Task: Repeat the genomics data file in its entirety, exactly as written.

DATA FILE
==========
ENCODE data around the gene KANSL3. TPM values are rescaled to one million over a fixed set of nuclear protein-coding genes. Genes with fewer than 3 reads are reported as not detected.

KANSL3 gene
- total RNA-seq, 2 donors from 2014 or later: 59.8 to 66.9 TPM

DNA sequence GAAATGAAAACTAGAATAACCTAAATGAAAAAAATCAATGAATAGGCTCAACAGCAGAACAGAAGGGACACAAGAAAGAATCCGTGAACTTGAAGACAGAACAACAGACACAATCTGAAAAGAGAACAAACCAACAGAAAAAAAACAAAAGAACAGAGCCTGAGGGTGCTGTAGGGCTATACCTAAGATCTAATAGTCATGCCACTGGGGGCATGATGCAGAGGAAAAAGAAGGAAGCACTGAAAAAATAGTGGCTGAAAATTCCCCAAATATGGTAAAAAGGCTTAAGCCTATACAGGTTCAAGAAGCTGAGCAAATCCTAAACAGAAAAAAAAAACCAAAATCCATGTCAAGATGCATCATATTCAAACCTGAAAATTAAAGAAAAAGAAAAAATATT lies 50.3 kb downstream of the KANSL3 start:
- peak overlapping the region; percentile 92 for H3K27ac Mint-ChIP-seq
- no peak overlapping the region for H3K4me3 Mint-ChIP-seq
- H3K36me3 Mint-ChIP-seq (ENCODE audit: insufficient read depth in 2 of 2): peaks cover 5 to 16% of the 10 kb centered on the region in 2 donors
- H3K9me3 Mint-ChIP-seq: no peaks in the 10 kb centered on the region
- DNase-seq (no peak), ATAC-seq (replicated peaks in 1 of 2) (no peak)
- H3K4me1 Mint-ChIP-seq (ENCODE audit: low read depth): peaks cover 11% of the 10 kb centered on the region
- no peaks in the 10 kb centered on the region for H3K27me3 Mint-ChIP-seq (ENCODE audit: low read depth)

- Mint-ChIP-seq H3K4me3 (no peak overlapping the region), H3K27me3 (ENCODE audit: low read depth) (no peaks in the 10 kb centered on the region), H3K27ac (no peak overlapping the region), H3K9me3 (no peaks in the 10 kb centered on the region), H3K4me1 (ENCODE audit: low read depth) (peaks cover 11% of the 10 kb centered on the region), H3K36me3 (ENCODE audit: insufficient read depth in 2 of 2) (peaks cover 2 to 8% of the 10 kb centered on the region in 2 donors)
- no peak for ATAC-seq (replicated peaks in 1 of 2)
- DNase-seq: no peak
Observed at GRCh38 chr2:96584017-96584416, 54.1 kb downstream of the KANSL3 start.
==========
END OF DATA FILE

ENCODE data around the gene KANSL3. TPM values are rescaled to one million over a fixed set of nuclear protein-coding genes. Genes with fewer than 3 reads are reported as not detected.

KANSL3 gene
- total RNA-seq, 2 donors from 2014 or later: 59.8 to 66.9 TPM

DNA sequence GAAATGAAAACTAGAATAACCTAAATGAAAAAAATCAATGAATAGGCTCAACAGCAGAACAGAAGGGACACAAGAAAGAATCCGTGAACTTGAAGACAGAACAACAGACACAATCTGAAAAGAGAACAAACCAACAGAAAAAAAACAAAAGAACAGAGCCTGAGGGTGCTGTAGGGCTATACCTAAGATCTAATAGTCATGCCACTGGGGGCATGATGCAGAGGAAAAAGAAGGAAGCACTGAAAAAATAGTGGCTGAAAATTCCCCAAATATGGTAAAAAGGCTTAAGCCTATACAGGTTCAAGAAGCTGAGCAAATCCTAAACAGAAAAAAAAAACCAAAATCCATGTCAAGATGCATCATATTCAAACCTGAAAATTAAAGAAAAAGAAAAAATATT lies 50.3 kb downstream of the KANSL3 start:
- peak overlapping the region; percentile 92 for H3K27ac Mint-ChIP-seq
- no peak overlapping the region for H3K4me3 Mint-ChIP-seq
- H3K36me3 Mint-ChIP-seq (ENCODE audit: insufficient read depth in 2 of 2): peaks cover 5 to 16% of the 10 kb centered on the region in 2 donors
- H3K9me3 Mint-ChIP-seq: no peaks in the 10 kb centered on the region
- DNase-seq (no peak), ATAC-seq (replicated peaks in 1 of 2) (no peak)
- H3K4me1 Mint-ChIP-seq (ENCODE audit: low read depth): peaks cover 11% of the 10 kb centered on the region
- no peaks in the 10 kb centered on the region for H3K27me3 Mint-ChIP-seq (ENCODE audit: low read depth)

- Mint-ChIP-seq H3K4me3 (no peak overlapping the region), H3K27me3 (ENCODE audit: low read depth) (no peaks in the 10 kb centered on the region), H3K27ac (no peak overlapping the region), H3K9me3 (no peaks in the 10 kb centered on the region), H3K4me1 (ENCODE audit: low read depth) (peaks cover 11% of the 10 kb centered on the region), H3K36me3 (ENCODE audit: insufficient read depth in 2 of 2) (peaks cover 2 to 8% of the 10 kb centered on the region in 2 donors)
- no peak for ATAC-seq (replicated peaks in 1 of 2)
- DNase-seq: no peak
Observed at GRCh38 chr2:96584017-96584416, 54.1 kb downstream of the KANSL3 start.